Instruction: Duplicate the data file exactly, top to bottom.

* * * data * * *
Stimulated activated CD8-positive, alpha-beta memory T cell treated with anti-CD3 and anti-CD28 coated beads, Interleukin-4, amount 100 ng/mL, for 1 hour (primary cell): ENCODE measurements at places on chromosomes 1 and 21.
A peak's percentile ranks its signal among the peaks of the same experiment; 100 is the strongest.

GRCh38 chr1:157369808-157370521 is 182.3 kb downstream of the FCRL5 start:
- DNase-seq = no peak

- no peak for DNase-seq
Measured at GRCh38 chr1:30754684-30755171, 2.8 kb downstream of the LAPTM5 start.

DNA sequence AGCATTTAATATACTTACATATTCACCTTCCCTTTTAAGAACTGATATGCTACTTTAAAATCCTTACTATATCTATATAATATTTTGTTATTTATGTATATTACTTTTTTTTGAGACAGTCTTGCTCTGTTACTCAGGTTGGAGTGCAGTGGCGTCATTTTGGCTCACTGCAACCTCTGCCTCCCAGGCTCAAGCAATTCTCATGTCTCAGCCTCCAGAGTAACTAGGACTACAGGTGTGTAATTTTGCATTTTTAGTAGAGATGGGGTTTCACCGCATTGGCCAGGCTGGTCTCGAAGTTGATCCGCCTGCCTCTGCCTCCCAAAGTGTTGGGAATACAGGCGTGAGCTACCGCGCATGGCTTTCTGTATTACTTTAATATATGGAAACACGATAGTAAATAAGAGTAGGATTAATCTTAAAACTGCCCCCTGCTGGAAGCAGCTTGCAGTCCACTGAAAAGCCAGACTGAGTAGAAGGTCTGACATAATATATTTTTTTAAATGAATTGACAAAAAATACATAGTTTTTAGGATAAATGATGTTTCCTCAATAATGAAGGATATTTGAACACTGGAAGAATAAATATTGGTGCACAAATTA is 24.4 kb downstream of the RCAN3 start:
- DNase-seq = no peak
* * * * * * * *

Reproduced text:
Stimulated activated CD8-positive, alpha-beta memory T cell treated with anti-CD3 and anti-CD28 coated beads, Interleukin-4, amount 100 ng/mL, for 1 hour (primary cell): ENCODE measurements at places on chromosomes 1 and 21.
A peak's percentile ranks its signal among the peaks of the same experiment; 100 is the strongest.

GRCh38 chr1:157369808-157370521 is 182.3 kb downstream of the FCRL5 start:
- DNase-seq = no peak

- no peak for DNase-seq
Measured at GRCh38 chr1:30754684-30755171, 2.8 kb downstream of the LAPTM5 start.

DNA sequence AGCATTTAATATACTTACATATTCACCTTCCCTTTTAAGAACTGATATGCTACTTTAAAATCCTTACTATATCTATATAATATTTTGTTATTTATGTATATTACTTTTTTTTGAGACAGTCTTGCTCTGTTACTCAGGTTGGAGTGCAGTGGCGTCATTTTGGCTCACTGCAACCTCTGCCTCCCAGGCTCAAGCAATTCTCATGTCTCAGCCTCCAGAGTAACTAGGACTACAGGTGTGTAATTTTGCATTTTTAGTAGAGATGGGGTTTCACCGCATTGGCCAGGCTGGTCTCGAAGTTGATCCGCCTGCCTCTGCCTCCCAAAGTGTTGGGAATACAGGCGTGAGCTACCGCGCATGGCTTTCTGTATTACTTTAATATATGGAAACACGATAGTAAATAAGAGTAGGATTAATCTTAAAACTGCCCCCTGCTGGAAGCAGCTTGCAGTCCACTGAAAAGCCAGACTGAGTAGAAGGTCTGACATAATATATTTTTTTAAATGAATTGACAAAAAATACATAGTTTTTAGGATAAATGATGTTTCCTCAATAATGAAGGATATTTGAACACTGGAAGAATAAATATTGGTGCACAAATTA is 24.4 kb downstream of the RCAN3 start:
- DNase-seq = no peak